Non-Voting Shares: Although these shares can make you a rightful company member, they don’t come with voting rights. One particularly common example is Preference Shares.
Deferred Shares: Companies hold off dividend payouts to Deferred Shares until the rest of the shares have received their rightful minimum allocations.
Redeemable Shares: These are more like temporary shares that are allocated to new members, on condition that the company will reacquire them at a later date. This makes them ideal for short-term investors.
Management Shares: This is a special type that’s commonly allocated to senior company members such as founders. And the reason is, they happen to offer additional privileges like extra voting powers and decision-making rights.
Alphabet Shares: This collectively refers to custom-defined categories of shares. Singapore’s Companies Act allows you to set up various share classes based on your company’s structure. You could, for instance, create Class A and Class B share classes with varying levels of privileges and rights.
Share Capital vs Paid-Up Capital vs Unpaid Capital
Share Capital, to begin with, refers to the funds that members contribute to the company’s equity. By so doing, each member manages to purchase equity in the form of shares, consequently making them shareholders.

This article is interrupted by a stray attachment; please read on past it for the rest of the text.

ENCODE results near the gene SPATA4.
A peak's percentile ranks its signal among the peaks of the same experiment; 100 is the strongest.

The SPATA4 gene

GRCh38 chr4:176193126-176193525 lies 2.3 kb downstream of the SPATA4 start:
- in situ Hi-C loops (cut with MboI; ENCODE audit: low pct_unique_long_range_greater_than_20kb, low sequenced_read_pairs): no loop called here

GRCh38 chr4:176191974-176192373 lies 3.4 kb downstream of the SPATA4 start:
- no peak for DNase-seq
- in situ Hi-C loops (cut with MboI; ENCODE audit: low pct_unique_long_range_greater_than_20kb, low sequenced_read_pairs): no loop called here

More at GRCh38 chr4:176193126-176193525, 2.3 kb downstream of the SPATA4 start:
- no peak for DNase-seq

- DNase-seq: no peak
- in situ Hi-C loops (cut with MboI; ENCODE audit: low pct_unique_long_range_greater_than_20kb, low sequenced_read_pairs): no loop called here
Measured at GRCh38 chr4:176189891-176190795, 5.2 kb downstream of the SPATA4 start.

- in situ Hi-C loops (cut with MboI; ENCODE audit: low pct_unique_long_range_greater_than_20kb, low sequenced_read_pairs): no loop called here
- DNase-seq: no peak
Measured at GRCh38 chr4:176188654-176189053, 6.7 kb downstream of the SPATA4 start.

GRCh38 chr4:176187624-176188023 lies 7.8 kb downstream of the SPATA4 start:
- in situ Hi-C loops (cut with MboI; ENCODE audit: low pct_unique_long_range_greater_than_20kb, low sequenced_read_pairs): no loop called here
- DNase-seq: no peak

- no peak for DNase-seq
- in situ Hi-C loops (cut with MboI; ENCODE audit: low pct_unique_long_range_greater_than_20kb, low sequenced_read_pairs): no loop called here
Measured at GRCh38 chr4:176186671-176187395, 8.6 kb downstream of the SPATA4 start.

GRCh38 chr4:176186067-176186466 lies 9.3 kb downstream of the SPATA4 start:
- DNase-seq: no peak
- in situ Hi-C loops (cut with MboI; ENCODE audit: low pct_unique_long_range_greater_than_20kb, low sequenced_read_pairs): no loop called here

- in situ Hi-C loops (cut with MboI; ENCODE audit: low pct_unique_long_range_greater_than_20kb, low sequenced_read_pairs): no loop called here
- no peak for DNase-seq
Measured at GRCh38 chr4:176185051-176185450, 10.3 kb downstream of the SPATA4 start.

It’s worth noting, though, that members don’t have to necessarily pay up to become shareholders. Companies in Singapore are allowed to allocate shares to members even without full payment of the share capital.
And that’s precisely where paid-up capital and unpaid capital comes in.
Now, as you’ve probably guessed already, paid-up capital is share capital that shareholders have paid for in full, while unpaid capital is the complete opposite- which means the share capital amounts that are yet to be submitted by the company’s shareholders.
Whichever category your company happens to fall in, the lowest it can go is S$1. That’s the minimum share capital for all companies registered in Singapore.
The Share Issuance Process
Thankfully, you’re won’t be limited to the shares you create and reserve during the company incorporation process. At least ACRA is flexible enough to accommodate a wide range of changes on your company shares, as well as the corresponding shareholders.